By Special Correspondent Fatemeh Fakhraie
Sir Richard Burton is most famous for sexing up The 1,001 Arabian Nights. Two centuries later, Craig Thompson has graciously provided some accompanying imagery.
I feel like I have no choice but to hate Thompson’s latest graphic novel, Habibi. I’ll admit that it was beautifully drawn, though some of the panels seem needlessly garnished with alchemy symbols or random Arabic letters. But I’ll let Robyn Creswell’s review for The New York Times handle the fact that Thompson clutters his story—my beef with Thompson is about his staggering Orientalism, which I’ll get to shortly.
Themes of longing and survival permeate Habibi. The protagonists, Zam and Dodola, long for each other, likening this to a yearning for the Divine – Middle Eastern poets have done this for centuries. Zam and Dodola endure horrible events in the name of survival, perhaps tying in with Thompson’s conservationist theme by implying that our disregard for the earth is tantamount to rape and castration of the planet. These themes, however, are often drowned out—no matter how much Thompson underlines them—by the towering gaffes of his misrepresentation. The country of Wanatolia may be fiction, but the cultures it mimics and clumsily muddles together are real.
When one opens Habibi, one might assume that it takes place a long time ago, in a fictional, far-away land that happens to look and feel just like Disney’s Agrabah. But, lo! Wanatolia has steam punk-themed palace guards and high-rise condo construction that flies in the face of a village’s pollution and resulting poverty and famine. Is it to represent the “Global South,” as Thompson claims in a Guernica interview?
No. It’s simply an Orientalist reimaging of a modern Arabia—Thompson needs modern machinery to further his conservationist theme, but he still wants his pre-modern harems full of odalisques with no cell phones and his pre-modern camel caravans crossing a desert that his very same construction companies would build roads through.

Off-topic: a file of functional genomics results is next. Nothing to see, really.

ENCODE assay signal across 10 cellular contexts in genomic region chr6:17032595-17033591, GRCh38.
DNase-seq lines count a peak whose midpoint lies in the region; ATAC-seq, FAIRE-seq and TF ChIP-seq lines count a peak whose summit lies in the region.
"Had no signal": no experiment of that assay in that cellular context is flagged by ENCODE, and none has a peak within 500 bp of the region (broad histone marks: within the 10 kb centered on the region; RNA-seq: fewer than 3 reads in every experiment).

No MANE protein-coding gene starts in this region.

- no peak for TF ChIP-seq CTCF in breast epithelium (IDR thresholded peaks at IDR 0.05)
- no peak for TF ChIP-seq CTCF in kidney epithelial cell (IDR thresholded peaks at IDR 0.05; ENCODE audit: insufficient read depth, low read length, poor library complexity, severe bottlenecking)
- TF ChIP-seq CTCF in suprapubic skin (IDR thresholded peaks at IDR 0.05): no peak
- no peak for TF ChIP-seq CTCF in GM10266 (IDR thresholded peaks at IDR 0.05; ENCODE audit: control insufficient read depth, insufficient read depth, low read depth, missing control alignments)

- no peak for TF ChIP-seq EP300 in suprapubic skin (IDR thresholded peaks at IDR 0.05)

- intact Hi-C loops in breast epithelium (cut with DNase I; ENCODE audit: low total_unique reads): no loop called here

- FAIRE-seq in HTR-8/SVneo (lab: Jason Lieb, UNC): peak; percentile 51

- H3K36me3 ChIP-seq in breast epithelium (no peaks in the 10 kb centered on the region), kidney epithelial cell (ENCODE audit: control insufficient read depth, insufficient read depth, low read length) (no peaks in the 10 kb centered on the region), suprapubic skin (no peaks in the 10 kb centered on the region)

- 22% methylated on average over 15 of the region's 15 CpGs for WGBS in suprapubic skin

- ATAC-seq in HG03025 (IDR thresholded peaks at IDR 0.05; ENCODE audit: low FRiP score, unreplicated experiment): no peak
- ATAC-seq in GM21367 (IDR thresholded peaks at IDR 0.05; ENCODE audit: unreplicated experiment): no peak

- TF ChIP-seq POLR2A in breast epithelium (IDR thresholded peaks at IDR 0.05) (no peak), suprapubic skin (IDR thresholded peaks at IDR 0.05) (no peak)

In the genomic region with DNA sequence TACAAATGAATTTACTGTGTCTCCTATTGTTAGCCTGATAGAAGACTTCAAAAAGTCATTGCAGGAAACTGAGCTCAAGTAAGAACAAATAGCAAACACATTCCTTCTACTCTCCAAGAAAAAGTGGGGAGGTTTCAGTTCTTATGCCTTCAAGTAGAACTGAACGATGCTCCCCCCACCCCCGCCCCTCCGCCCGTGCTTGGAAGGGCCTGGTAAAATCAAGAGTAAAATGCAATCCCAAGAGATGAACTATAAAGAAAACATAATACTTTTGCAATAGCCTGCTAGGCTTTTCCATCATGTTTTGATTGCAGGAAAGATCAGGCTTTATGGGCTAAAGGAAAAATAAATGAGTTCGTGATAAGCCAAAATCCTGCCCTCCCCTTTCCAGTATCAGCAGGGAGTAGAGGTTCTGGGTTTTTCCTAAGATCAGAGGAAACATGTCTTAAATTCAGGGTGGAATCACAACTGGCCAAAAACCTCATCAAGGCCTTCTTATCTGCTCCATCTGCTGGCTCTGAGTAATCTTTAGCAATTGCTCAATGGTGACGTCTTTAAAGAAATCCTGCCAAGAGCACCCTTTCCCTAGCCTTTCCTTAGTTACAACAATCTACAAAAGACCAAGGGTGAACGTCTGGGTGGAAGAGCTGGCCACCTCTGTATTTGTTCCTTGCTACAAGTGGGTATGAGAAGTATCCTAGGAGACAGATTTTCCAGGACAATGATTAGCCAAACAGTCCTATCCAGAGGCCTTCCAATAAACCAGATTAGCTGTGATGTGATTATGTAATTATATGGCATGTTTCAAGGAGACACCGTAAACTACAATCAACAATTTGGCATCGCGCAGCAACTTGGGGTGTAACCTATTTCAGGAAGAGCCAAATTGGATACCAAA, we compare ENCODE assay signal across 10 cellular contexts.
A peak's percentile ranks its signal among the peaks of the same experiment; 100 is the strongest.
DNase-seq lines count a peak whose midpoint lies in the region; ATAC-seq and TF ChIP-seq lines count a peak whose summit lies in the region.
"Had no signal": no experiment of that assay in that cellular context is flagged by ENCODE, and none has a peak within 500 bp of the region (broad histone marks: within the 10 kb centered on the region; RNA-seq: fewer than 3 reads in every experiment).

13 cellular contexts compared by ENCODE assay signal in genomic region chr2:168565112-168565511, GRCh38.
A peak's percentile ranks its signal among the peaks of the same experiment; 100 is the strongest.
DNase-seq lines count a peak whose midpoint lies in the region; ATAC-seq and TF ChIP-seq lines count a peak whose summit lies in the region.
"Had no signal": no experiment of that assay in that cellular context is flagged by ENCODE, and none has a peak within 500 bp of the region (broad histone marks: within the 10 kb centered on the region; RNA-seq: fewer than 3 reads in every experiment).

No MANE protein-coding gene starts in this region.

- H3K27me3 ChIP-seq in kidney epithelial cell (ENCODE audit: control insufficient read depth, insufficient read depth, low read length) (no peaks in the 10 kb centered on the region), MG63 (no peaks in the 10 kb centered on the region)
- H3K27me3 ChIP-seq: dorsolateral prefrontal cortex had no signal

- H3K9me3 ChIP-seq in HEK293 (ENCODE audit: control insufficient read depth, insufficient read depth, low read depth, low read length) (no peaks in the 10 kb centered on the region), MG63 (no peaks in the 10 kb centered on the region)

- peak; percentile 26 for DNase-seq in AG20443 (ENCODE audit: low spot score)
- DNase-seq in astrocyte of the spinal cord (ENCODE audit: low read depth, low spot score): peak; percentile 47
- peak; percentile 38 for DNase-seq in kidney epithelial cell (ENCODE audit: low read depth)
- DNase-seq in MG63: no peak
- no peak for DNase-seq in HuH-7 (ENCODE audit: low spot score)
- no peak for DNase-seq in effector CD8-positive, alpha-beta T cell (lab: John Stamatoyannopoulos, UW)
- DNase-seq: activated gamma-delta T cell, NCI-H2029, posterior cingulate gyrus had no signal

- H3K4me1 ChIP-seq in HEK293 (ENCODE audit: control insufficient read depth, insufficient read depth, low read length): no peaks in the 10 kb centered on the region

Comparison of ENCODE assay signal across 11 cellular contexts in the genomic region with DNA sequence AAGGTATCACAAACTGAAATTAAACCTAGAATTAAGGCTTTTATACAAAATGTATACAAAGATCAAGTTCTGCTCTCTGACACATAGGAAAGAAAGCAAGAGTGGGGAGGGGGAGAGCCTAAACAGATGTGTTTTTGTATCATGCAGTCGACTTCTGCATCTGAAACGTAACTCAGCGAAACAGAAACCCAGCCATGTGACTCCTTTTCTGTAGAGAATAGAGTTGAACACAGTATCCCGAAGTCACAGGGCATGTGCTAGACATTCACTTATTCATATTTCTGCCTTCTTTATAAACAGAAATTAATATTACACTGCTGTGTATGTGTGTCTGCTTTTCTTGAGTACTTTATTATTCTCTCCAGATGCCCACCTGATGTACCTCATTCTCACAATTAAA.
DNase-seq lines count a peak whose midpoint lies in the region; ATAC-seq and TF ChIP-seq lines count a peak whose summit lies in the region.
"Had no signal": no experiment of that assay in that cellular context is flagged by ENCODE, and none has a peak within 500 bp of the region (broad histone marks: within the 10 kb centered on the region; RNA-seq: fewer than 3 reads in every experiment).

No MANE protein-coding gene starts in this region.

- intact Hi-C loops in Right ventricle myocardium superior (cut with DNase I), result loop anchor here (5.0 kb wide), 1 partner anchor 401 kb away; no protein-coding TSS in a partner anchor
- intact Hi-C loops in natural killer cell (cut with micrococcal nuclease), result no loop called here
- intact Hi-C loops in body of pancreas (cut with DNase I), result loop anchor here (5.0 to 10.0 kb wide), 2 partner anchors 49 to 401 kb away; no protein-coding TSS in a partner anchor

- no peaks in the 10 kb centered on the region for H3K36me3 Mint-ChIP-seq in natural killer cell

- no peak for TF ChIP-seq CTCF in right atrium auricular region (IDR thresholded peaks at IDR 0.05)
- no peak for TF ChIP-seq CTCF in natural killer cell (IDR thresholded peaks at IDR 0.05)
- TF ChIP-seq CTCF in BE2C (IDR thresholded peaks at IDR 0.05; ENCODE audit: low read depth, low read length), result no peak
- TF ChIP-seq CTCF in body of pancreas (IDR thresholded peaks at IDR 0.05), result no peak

Thompson admitted to Guernica that he drew inspiration for Habibi from the Orientalist art movement. Orientalist paintings are a primary example of Orientalism as a racist point of view because they are Western depictions of Arab lands based on preconceptions of the painters (who often had never been to the region they were depicting). Thompson traps himself by not realizing that his magical land full of djinns and harems is exactly the kind of fantastical interpretation that many Middle Eastern people and Muslims have had enough of.
And then we come to the other huge problem: its portrayal of women and the sexualizing of rape. The female protagonist, Dodola, is raped constantly: as a child, by her first husband; as a child and teen, by men in the caravans she tried to steal food from; by the sultan whose harem she lived in. Dodola’s history is a history of rape, also falling into the Orientalist trope of brutal male savages and their oppressed women. And once Zam (or Habibi, the male protagonist) witnesses one of these rapes, both his consciousness and his dreams are plagued by sensual reenactments of her rape. Do I really have to make the point here that sexualizing rape is dangerous and unacceptable?
Tasnim at Muslimah Media Watch highlights the tired savage men/oppressed women dichotomy that Thompson’s novel rehashes: “Dodola’s narrative in particular features an endless array of savage men victimizing sexualized women, with hardly a page passing without nudity or brutality.” Every other page, Dodola was naked for one reason or another: being raped, bathing, birthing. The way Thompson portrays the female form is little more than a screen on which to project his Orientalist, new-agey crap. And with the current lack of female representation in comic books and graphic novels, you’d think he’d try a little harder to make his female protagonist more than a naked body.
I genuinely appreciated Thompson’s attempt to include the Qur’an in a positive way, which is why I wanted to like this novel. G. Willow Wilson, who has a foot in both worlds because she is both Muslim and a graphic novelist, tried similarly, writing, “the sheer dearth of sympathetic Muslim characters in western literature (and the fiercely secular world of comics and graphic novels in particular) makes me want to forgive a few small sins of inauthenticity.” And the beautiful drawings almost sway me before I realize that just because it’s beautiful doesn’t mean it’s okay.
But mixing Middle Eastern fairy tales with Qur’anic passages, new-age-y alchemist references, and a constantly naked female protagonist-turned-odalisque makes it apparent that Habibi is Thompson’s attempt to write his own Arabian Nights.